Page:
NY Magazine has a piece up on podcasting. I think this is the money line in the post:

Connected cars are a boon for the entire streaming audio industry, but they’re especially exciting for podcast makers, whose shows are perfectly suited to in-car listening. Just as TV watchers can now choose Netflix or Amazon streams over surfing channels, radio listeners will soon have a bevy of on-demand options at their disposal.

As is often the case, a simple little thing turns out to be the big thing. That little thing is that almost every car that has been sold in the past five years has had bluetooth connectivity to the car audio system. These days your phone is connected wirelessly to your car the minute you open the door and get in it. That’s a powerful thing. The phone has become the portal to the car audio system. And so if you can get podcasts on your phone, which is trivial these days, you can listen to them on the way to work or your way home.


It is also true that the quality of podcasting content has massively improved in the past five years. Back in 2005 and 2006, our family used to do a podcast called Positively 10th Street. It was a fun experiment but we were pretty terrible at the podcasting thing and dropped it after a year or so. All of the episodes seem to have vanished from the Internet which is shocking to me but probably a happy fact for my kids.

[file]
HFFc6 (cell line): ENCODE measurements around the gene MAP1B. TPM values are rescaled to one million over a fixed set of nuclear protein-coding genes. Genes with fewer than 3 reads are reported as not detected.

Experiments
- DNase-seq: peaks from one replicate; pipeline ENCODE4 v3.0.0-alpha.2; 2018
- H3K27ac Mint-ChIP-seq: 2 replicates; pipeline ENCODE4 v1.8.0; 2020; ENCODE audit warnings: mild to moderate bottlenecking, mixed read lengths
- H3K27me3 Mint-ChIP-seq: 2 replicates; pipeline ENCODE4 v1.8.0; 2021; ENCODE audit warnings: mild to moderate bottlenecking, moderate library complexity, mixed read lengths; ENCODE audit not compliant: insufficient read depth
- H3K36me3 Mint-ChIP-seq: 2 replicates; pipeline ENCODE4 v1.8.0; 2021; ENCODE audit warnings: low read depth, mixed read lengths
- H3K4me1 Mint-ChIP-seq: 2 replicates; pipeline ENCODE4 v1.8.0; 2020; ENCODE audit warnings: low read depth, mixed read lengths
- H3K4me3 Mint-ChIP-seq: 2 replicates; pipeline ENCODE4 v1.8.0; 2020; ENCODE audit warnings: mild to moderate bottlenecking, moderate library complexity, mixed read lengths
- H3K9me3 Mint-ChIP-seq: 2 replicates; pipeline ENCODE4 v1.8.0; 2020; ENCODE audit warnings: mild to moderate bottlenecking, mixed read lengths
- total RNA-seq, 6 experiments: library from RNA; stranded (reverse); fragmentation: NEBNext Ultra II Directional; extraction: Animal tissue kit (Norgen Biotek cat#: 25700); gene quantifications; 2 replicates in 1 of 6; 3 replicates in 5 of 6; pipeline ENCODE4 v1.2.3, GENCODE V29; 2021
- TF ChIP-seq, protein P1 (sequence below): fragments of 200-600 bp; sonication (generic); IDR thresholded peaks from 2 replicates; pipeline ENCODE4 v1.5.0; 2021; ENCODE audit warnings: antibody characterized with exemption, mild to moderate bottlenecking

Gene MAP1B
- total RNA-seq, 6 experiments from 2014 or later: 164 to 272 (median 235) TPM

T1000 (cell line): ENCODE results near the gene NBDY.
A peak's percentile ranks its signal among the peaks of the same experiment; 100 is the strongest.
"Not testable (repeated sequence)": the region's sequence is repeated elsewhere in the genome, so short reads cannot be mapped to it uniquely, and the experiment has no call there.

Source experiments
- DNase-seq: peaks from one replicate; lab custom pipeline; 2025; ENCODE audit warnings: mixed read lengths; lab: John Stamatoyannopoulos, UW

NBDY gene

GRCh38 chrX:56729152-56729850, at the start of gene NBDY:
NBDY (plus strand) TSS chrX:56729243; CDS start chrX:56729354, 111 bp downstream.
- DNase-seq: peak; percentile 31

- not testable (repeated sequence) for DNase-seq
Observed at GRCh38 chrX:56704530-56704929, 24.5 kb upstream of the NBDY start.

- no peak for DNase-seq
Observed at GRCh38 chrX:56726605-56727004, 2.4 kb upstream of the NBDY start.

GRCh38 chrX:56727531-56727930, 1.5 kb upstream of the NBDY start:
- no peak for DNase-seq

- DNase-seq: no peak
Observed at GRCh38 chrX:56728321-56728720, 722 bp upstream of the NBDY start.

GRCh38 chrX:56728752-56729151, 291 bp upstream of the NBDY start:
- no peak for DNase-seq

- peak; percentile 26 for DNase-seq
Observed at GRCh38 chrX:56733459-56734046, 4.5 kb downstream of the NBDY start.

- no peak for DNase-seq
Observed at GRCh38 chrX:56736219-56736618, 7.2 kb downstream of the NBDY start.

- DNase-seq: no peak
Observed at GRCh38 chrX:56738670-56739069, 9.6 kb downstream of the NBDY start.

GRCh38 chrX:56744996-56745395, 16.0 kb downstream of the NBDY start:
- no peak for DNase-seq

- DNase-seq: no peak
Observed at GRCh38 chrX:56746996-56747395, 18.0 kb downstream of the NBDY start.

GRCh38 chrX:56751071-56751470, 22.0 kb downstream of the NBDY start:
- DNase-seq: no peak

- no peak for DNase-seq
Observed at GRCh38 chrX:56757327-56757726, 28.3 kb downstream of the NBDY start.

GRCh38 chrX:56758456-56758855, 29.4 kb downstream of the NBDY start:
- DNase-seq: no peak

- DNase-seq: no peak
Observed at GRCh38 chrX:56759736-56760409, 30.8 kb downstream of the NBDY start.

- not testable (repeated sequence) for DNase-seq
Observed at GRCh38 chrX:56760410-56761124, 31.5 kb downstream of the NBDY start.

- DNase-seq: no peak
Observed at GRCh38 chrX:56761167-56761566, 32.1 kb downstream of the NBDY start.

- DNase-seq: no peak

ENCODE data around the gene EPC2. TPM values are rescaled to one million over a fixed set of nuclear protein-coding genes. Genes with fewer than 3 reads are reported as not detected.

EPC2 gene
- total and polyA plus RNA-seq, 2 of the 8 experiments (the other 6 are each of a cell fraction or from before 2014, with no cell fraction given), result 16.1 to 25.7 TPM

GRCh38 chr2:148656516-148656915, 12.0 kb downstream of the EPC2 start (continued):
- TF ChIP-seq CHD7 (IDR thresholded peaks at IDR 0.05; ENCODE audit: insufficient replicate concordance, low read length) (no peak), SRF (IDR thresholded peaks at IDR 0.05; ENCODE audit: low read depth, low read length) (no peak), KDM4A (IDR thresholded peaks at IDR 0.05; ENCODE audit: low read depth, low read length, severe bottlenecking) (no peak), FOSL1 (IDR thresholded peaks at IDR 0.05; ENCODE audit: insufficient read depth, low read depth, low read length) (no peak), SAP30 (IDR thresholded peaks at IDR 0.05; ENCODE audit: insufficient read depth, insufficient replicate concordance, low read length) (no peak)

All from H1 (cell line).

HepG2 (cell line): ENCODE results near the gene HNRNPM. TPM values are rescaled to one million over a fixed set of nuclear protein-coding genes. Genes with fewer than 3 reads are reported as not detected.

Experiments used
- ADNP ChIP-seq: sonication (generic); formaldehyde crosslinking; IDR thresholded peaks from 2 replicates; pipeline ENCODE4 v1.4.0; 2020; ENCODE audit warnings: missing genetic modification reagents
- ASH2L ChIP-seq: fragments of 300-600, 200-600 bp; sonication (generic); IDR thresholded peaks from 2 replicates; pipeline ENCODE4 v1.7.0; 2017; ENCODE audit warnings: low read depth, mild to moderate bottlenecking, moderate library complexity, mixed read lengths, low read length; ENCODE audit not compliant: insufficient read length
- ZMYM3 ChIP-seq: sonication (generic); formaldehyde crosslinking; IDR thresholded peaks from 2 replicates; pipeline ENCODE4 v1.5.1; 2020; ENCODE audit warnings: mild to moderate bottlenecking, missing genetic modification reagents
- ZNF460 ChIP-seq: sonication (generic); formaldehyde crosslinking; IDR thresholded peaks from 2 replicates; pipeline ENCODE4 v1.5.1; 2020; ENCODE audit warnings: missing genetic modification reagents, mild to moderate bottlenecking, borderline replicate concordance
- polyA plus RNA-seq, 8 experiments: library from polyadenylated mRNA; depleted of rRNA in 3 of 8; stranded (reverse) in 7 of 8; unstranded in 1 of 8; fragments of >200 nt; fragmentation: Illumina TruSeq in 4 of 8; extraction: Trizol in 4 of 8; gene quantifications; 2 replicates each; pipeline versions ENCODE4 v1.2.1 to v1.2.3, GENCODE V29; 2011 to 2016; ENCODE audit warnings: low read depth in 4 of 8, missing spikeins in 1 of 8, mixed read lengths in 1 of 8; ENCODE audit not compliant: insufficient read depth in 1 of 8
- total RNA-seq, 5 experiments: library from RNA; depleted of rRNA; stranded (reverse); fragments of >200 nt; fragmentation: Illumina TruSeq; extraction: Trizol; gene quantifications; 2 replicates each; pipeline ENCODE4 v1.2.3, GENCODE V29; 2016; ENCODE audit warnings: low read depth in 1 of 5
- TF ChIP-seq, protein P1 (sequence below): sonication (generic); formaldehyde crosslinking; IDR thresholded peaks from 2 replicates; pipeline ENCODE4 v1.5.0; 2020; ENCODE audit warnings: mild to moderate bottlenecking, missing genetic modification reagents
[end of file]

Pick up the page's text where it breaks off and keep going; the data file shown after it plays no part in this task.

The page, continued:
As the NY Mag piece explains, many public radio veterans have started podcasts and they are, as you would expect, very good. And you have things like the A16Z podcast and Spark’s Hallway Chats to listen to if you are tech or startup person and want to listen to tech/startup stuff on the way to work. The trending audio page on SoundCloud shows the most popular talk content on SoundCloud. The diversity of subject matter and styles is really extraordinary.

And there are also a host of podcasting clients for mobile phones that have come to market recently. Stitcher, Overcast, and Instacast are three popular ones. I mostly just listen on SoundCloud but if you want to have a single client that can aggregate RSS feeds as well as SoundCloud and other audio hosts, the mobile phone client is the way to go.

The only thing we need now is for Howard Stern to leave the airwaves and move to podcasting. Then podcasting would take over the world of talk radio. It seems inevitable.